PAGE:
“In this interview, Julie takes us back to the early beginnings of Parkour. In researching her Parkour-themed PhD thesis, she spent time on the streets getting to know the Yamakasi — the original group of Parkour practitioners — and got an up-close and personal look into the lives of these interesting characters who shaped the modern Parkour movement. To me, Parkour represents human wildness breaking free in domesticated landscapes — the human animal in movement across urban habitat. City dwellers, take note, this can be a unique way for you to utilize your environment for your natural movement practice! At the heart of Parkour, is a message of looking past the limitations of our environment, our innate, primal drive for sovereignty and embracing our intrinsic wildness.”
Parkour’s Angel by Hal Walter for Dr. Phil Maffetone
“Joy of movement leads filmmaker-author to Ph.D., boo and transformation to a life of health and fitness. Parkour has been described as obstacle racing without a stopwatch or a finish line. For author and enthusiast Julie Angel the discipline has become a “high-flying rebellion” to a sedentary lifestyle. The 46-year-old filmmaker and artist made Parkour the subject of her Ph.D. studies as well as her new book Breaking the Jump, which serves as the unofficial historical documentary of this largely unknown story.”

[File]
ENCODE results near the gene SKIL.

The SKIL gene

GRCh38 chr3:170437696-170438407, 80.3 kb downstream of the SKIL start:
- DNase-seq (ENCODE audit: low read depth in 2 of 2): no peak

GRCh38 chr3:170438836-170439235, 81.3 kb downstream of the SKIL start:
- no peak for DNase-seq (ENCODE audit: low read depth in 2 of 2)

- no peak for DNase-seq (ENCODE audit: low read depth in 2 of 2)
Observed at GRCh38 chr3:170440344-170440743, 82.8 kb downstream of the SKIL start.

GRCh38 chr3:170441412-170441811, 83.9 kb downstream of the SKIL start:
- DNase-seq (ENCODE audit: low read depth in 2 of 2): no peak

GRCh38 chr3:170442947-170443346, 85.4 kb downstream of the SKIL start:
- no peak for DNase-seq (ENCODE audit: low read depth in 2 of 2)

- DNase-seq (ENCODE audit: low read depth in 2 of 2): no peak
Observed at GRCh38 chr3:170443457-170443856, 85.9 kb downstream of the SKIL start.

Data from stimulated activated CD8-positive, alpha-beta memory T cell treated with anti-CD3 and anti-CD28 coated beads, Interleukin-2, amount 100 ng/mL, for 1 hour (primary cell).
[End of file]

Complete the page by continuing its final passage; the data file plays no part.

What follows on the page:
“Julie Angel received her doctorate researching Parkour, and she has a new book out, Breaking the Jump, which chronicles the birth of this movement. The book, and our conversation, wind up tackling the larger issues that have emerged out of Parkour- like how the origin and effects of this movement is about something so much bigger than athletics or physical training; Really how it was an is a way to evolve as a human. We also get into our cultural biases to, on the one hand, abuse ourselves with physical training, and on the other hand to be so obsessively careful and terrified of movement or of leaning into the edges of one’s capabilities that we wind up without much middle ground. We also discuss Julie’s personal journey from a sedentary academic to someone who also does Parkour and how that has changed her and how she sees the world.”